Anke remarked that in Sydney, where Dr. Andrew Bisits works, most of the babies have no problems with the arms. She wonders whether we have maybe started to interfere too early? She turned to ask him, "Andrew, why do you have so few situations when the arms/shoulders are held up?"

Andrew: When we are using the birth stool with the possibility of going to H&K, the arms sometimes might be a bit extended, but they’re always low enough to release easily. I’ve never encountered anything as difficult as that.

In real life, if there is a nuchal arm, the body often is not entirely out and you have to go inside the mother to get to the shoulders.

Elevate and Rotate: When you turn a baby with the shoulder grip, don’t pull down. You might even want to push the baby up just a bit, and then turn it. Turn in the direction the baby’s arm is pointing. She often feels some resistance as the baby’s nuchal arm is just starting to slip past the head. Overcome that resistance, but remember: no traction. Turn a full 180, then 90 back. The baby should end facing the mother's anus.

From Louwen et al
Once the bitrochanteric diameter is out, you should have the whole baby out within 3-5 minutes.

Betty-Anne Daviss: There's been back and forth about whether you should be leaning forward on the bed. If you get a mother up on the birth stool, it often fills the hollow of the sacrum and the baby comes right down. When we watch these videos of mothers doing prayer positions, that’s the opposite of getting mothers upright on the stool. I’m trying to reconcile that.

Jane Evans: Regarding Andrew’s comment: maybe leaning too far forward encourages the anterior arm to be caught.

Gail Tully: Yes, you’re closing the brim if you lean over.

Time is an issue. After you release the arms, you still need to be aware of what’s happening. Don’t wait 1-2-3-4-5 minutes after the arms are born, even if the other signs are good. Be proactive, especially if you have less experience.

Gail: Yes, because you don’t know what you are going to run into next.

Shawn Walker: With women who have high BMIs, sometimes we need to lift the buttocks up. This releases the soft tissues to help the head release. It’s a soft tissue dystocia.

Anke noted that providers have learning curves as they are adapting to doing breeches on hands and knees. She showed a video of an American OB doing a H&K breech. This OB was hands-on several times when the signs did not warrant an intervention. The audience was visibly wincing and groaning at several points.

After we saw the video, Anke made an important point--this video shows us that learning is a good thing. If we do these trainings and if we start talking about upright breech, we need to really understand the things we learn in these conferences. If you offer a study day, it needs to make an impact in the right direction. This OB had the best intentions and it's great that she offers women the choice of a VBB. The birth would have been spontaneous if she hadn’t touched the baby. But there’s a learning curve at the beginning for providers. Anke herself  had a learning curve.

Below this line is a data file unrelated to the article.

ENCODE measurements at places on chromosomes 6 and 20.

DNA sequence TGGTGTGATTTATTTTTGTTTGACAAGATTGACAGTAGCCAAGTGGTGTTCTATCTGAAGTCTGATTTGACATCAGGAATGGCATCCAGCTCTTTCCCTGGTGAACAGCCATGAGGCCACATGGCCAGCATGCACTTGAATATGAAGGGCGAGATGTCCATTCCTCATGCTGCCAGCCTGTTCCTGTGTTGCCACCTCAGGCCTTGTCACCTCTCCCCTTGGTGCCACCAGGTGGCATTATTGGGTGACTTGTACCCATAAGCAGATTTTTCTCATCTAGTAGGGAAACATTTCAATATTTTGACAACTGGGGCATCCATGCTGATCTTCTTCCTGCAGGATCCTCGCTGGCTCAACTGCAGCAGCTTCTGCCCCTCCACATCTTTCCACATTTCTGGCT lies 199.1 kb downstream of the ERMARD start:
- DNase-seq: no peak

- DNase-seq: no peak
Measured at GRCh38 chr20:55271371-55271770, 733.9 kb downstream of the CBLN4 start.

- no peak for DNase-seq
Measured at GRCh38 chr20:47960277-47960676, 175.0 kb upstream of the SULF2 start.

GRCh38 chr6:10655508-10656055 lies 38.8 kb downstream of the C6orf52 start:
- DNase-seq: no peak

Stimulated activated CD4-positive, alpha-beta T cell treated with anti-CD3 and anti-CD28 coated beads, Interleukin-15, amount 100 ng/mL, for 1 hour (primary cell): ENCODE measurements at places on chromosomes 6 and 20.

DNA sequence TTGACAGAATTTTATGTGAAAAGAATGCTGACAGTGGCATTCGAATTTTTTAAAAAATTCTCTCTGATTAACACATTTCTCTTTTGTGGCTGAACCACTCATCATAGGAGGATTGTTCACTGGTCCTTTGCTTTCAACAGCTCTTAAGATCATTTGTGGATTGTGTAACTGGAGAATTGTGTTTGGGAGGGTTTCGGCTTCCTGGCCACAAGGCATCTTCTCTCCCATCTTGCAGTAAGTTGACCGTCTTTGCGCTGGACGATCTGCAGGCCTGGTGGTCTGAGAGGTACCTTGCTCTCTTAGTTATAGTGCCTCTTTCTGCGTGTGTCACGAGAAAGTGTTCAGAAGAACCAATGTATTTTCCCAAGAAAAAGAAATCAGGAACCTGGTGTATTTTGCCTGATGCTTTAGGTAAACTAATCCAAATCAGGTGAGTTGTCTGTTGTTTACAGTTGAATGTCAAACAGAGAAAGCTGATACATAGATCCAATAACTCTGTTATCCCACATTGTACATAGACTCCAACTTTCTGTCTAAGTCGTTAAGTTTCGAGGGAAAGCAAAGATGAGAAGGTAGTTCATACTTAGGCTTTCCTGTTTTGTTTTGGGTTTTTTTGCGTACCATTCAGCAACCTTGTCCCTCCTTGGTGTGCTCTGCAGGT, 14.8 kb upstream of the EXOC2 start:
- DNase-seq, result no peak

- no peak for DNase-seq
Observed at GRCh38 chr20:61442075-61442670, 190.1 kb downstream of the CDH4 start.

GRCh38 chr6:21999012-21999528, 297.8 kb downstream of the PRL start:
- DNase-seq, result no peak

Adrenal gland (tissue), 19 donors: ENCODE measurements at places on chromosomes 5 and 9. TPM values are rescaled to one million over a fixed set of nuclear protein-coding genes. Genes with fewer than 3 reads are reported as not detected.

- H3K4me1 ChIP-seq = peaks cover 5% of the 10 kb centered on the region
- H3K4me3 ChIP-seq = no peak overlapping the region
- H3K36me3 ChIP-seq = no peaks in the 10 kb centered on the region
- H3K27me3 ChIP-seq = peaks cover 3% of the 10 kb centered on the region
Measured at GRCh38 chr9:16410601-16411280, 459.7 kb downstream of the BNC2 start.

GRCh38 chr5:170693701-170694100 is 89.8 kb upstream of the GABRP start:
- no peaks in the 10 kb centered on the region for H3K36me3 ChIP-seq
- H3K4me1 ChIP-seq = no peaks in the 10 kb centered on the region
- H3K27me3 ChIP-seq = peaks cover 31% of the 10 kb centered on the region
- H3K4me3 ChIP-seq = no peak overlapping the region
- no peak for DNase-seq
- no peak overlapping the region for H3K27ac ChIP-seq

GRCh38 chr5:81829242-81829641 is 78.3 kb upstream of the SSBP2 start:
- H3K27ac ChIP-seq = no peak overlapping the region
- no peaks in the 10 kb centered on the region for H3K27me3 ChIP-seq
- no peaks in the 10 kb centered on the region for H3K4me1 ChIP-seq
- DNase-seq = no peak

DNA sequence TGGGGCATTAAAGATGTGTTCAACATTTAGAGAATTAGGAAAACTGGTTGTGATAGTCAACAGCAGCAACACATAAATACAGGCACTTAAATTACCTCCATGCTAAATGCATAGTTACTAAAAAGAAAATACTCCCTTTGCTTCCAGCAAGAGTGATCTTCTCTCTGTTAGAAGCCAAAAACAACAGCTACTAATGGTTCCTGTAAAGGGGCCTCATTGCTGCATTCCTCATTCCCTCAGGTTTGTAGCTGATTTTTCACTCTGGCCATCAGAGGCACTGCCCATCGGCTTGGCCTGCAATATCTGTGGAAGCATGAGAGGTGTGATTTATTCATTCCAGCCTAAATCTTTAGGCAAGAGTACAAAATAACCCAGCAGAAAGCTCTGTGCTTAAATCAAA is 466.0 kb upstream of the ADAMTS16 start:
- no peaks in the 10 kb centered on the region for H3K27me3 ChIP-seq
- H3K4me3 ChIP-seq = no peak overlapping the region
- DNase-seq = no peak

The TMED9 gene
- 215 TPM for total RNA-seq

Shawn: In this video, we need to exercise compassionate understanding that there’s this learning curve. Don’t attack and be judgmental. We all change and adapt as providers. We need to understand providers’ learning curves so we can teach more effectively.

Jane: It’s really difficult for some people to turn things over when they are used to seeing women on their backs. Most people understand if I talk about following the curve of the sacrum. It’s easier to follow the sacral curve if you do the birth "upside-down" (having the woman upright or hands and knees).

Anke mentioned a few indirect maneuvers to help free the head:
1. Gluteal lift: It can release enough soft tissue to help a non-nuchal arm come out.
2. Maternal pelvic shift (push mother’s entire pelvis forward): This will help deliver the head according to the pelvic curve.
3. Controlled head delivery using the shoulder press (Frank's nudge) and modified MSV

Why still offer vaginal breech delivery?
Around 30% of breeches are still undiagnosed when labor begins. All maternity units must be able to provide skilled supervision for vaginal breech birth where a woman is admitted in advanced labor. Protocols for this eventuality should be developed.

A woman should be referred to a center if her own unit cannot provide the service. Centralization is the best strategy to ensure the most experienced team involved. You need a 24/7 "breech squad."

Vaginal breech birth prevents the first cesarean and thus a scarred uterus. Offering vaginal breech birth is an important factor in reducing the cesarean rate among primips. VBB can also help lower the repeat cesarean rate. This is important at both an individual and population level.

Finally, cesareans have a major impact on the life span of women in developing countries. (Rixa's note: as an example, see Dr. Thomas van den Akker's presentation Who pays the price? from the 2016 Amsterdam Breech Conference.)

Reviewed by Anke Reitter, May 29, 2017
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Panel discussion on breech, part II

Panel Discussion on Breech, Part II
North of England Breech Conference, Sheffield
Day 2

This was the final session of the North of England breech conference. Panel members included
Adorable breechling legs. Photo from the conference website.
Fetal monitoring